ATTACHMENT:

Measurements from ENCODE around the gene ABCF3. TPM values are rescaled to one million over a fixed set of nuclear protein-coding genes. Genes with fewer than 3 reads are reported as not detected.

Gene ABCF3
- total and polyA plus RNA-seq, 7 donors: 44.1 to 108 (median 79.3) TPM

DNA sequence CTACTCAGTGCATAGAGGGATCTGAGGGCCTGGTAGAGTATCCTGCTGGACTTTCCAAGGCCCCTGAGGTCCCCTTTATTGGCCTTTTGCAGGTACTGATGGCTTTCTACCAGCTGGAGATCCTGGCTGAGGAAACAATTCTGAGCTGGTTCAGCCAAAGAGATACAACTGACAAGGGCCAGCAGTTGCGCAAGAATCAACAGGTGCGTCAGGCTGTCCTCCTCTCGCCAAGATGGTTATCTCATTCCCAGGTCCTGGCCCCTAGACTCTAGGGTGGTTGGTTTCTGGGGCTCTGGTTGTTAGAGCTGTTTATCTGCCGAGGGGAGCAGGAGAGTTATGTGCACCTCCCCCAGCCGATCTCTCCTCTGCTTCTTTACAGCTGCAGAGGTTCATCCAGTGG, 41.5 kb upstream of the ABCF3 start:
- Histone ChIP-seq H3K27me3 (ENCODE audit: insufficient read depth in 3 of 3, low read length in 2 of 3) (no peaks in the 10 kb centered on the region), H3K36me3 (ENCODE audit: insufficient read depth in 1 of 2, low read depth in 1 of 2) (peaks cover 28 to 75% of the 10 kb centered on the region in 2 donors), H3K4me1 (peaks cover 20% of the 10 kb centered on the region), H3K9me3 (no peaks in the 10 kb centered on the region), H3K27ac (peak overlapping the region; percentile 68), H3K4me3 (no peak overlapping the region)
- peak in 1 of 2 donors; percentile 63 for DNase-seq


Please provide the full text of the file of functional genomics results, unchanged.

Measurements from ENCODE around the gene ABCF3. TPM values are rescaled to one million over a fixed set of nuclear protein-coding genes. Genes with fewer than 3 reads are reported as not detected.

Gene ABCF3
- total and polyA plus RNA-seq, 7 donors: 44.1 to 108 (median 79.3) TPM

DNA sequence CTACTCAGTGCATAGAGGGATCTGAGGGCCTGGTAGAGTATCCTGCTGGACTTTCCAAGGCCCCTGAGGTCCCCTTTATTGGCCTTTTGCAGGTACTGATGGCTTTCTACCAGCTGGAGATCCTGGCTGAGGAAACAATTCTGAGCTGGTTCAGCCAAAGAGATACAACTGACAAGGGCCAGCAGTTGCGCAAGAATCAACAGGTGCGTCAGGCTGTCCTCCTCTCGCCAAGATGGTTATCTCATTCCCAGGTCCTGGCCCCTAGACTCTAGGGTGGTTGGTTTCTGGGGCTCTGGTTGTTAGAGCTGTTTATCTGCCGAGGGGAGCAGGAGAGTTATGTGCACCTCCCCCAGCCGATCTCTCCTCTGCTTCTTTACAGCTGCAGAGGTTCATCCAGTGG, 41.5 kb upstream of the ABCF3 start:
- Histone ChIP-seq H3K27me3 (ENCODE audit: insufficient read depth in 3 of 3, low read length in 2 of 3) (no peaks in the 10 kb centered on the region), H3K36me3 (ENCODE audit: insufficient read depth in 1 of 2, low read depth in 1 of 2) (peaks cover 28 to 75% of the 10 kb centered on the region in 2 donors), H3K4me1 (peaks cover 20% of the 10 kb centered on the region), H3K9me3 (no peaks in the 10 kb centered on the region), H3K27ac (peak overlapping the region; percentile 68), H3K4me3 (no peak overlapping the region)
- peak in 1 of 2 donors; percentile 63 for DNase-seq